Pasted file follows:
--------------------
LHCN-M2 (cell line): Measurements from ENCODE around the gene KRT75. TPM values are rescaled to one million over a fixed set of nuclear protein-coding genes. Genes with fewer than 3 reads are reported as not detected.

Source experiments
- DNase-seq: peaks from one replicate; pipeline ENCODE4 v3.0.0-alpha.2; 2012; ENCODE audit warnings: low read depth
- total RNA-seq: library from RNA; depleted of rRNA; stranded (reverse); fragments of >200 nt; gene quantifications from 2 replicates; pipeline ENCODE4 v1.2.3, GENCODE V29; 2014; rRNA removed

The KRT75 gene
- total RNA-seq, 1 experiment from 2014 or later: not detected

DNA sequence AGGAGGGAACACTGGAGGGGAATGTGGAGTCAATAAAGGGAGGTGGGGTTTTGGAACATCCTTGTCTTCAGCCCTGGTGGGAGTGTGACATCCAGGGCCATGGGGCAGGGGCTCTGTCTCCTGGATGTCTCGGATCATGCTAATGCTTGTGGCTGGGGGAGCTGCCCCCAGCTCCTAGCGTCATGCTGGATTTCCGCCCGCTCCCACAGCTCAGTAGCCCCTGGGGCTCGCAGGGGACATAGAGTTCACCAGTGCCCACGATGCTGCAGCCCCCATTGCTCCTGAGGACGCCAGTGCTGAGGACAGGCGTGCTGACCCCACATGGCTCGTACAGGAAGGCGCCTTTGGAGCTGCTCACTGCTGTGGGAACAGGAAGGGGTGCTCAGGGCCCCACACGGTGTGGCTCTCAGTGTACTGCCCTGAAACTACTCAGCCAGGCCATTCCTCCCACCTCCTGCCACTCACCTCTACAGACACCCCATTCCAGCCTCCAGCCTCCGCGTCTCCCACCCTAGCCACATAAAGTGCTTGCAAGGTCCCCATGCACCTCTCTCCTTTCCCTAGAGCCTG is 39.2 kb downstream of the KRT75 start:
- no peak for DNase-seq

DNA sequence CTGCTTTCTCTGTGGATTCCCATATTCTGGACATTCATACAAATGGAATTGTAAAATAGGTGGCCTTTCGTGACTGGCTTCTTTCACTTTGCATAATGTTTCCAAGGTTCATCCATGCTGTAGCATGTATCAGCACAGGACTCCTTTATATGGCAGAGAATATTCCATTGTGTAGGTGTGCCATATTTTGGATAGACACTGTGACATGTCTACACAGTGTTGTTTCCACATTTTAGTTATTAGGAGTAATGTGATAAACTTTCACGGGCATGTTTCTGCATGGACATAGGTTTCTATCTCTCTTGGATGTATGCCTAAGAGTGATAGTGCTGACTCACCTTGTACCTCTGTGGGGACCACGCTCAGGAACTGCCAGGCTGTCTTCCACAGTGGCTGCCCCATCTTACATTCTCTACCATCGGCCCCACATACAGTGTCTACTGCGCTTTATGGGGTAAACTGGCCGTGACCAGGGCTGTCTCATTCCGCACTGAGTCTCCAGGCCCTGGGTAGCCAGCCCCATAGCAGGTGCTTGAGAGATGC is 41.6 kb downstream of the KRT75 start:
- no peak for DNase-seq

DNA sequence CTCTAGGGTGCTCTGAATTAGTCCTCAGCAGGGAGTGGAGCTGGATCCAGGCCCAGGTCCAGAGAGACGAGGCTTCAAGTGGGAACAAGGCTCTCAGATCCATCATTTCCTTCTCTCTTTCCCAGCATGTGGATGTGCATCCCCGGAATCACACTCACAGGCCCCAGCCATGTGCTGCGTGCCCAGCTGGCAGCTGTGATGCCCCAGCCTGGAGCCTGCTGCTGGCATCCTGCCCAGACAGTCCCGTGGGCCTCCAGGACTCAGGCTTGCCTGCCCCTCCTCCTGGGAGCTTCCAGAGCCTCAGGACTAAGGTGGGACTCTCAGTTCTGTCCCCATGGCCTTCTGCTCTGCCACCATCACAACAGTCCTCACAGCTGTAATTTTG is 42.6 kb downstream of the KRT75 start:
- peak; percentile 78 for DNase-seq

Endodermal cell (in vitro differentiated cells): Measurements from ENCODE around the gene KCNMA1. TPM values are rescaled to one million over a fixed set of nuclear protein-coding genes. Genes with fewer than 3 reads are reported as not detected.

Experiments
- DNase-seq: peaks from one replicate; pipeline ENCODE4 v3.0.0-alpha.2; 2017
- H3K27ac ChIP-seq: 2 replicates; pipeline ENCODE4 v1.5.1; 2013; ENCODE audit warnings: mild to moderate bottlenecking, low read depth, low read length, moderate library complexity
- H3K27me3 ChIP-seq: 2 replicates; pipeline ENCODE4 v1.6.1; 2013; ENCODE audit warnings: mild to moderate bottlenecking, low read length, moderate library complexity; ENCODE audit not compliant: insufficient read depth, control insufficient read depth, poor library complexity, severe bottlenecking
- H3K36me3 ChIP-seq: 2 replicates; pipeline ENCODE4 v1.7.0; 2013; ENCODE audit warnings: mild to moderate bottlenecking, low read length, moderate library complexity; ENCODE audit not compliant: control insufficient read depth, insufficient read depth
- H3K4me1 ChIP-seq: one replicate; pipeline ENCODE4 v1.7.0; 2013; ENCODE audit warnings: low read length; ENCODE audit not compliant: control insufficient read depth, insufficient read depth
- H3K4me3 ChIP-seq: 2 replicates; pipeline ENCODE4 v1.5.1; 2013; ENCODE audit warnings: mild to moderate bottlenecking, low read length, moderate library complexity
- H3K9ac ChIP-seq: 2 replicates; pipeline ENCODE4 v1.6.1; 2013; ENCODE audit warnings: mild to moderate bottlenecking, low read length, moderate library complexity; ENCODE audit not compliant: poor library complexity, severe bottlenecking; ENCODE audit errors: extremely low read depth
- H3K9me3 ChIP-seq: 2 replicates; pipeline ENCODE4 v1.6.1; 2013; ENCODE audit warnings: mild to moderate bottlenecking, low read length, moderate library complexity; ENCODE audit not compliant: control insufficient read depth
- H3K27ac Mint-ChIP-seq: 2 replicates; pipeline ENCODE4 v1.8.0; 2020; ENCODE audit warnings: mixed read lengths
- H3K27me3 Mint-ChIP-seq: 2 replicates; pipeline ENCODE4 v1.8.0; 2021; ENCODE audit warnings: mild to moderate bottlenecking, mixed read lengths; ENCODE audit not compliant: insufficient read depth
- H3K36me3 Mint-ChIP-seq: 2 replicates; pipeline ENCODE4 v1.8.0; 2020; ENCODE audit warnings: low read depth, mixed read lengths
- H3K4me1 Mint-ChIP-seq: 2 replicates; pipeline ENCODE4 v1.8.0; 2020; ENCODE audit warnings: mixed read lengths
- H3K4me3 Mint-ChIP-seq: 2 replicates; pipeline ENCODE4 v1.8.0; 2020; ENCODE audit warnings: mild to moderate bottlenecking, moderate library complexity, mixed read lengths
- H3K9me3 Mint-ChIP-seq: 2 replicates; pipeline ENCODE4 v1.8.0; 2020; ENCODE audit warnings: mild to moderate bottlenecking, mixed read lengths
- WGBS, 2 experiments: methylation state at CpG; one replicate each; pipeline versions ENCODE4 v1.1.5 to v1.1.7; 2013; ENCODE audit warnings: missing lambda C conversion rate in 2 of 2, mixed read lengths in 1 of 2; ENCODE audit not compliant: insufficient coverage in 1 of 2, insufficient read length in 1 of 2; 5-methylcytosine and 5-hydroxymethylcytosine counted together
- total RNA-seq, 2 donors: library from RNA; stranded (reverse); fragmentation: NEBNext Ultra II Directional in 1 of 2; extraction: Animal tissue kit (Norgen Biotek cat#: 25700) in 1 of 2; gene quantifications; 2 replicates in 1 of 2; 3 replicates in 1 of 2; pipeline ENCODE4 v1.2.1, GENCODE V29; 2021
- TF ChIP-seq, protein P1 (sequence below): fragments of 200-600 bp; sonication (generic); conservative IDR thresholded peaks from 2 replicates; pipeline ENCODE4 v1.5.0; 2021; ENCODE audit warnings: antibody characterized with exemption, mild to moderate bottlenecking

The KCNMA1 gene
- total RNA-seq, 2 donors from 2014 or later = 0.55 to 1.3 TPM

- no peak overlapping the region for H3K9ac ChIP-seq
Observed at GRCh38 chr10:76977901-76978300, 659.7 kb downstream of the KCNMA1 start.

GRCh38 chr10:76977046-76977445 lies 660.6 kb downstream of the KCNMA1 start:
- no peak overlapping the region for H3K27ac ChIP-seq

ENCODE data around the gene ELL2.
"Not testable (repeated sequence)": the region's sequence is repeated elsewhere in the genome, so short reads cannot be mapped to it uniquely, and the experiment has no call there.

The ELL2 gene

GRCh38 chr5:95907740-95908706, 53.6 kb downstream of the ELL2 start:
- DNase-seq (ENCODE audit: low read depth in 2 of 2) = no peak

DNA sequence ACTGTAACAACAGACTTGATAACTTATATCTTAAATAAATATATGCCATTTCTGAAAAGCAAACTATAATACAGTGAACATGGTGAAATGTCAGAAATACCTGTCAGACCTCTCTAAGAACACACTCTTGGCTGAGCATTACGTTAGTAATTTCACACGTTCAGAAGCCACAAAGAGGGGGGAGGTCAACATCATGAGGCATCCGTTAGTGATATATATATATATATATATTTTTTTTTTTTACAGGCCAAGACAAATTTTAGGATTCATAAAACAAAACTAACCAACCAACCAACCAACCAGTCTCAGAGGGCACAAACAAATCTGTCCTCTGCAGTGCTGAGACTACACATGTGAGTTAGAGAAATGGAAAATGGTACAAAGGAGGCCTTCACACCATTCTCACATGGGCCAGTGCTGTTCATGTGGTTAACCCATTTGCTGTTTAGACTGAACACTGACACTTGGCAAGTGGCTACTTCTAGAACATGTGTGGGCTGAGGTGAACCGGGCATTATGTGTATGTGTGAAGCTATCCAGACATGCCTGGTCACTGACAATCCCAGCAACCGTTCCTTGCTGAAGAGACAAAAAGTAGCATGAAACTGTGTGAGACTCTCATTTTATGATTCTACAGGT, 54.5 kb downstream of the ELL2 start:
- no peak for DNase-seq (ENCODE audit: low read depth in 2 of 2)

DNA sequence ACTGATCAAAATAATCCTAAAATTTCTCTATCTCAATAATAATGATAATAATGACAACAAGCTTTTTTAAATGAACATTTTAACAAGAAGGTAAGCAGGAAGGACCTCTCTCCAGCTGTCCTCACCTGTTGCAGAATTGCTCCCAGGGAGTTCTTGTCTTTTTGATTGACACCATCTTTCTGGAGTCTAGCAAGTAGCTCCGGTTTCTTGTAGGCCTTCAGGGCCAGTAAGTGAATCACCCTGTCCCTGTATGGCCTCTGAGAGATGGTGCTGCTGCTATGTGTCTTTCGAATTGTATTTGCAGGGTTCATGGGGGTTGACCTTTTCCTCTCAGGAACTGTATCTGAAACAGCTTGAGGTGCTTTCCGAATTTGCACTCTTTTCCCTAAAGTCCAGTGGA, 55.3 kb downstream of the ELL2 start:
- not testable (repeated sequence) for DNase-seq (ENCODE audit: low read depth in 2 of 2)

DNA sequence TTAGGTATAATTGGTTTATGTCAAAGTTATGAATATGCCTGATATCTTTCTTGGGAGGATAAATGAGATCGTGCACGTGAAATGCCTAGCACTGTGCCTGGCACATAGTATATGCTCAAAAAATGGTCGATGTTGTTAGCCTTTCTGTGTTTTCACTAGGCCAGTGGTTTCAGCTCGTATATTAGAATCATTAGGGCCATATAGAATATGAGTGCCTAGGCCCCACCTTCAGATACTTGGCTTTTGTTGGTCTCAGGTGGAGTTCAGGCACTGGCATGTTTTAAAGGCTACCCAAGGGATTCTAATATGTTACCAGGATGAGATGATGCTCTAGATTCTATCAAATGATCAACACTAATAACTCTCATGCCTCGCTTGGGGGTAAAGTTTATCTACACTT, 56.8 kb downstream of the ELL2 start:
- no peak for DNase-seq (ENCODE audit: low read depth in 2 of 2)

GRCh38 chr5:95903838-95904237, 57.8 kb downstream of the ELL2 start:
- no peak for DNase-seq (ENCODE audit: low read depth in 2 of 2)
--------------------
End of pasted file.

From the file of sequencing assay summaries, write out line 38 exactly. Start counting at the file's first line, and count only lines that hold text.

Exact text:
ENCODE data around the gene ELL2.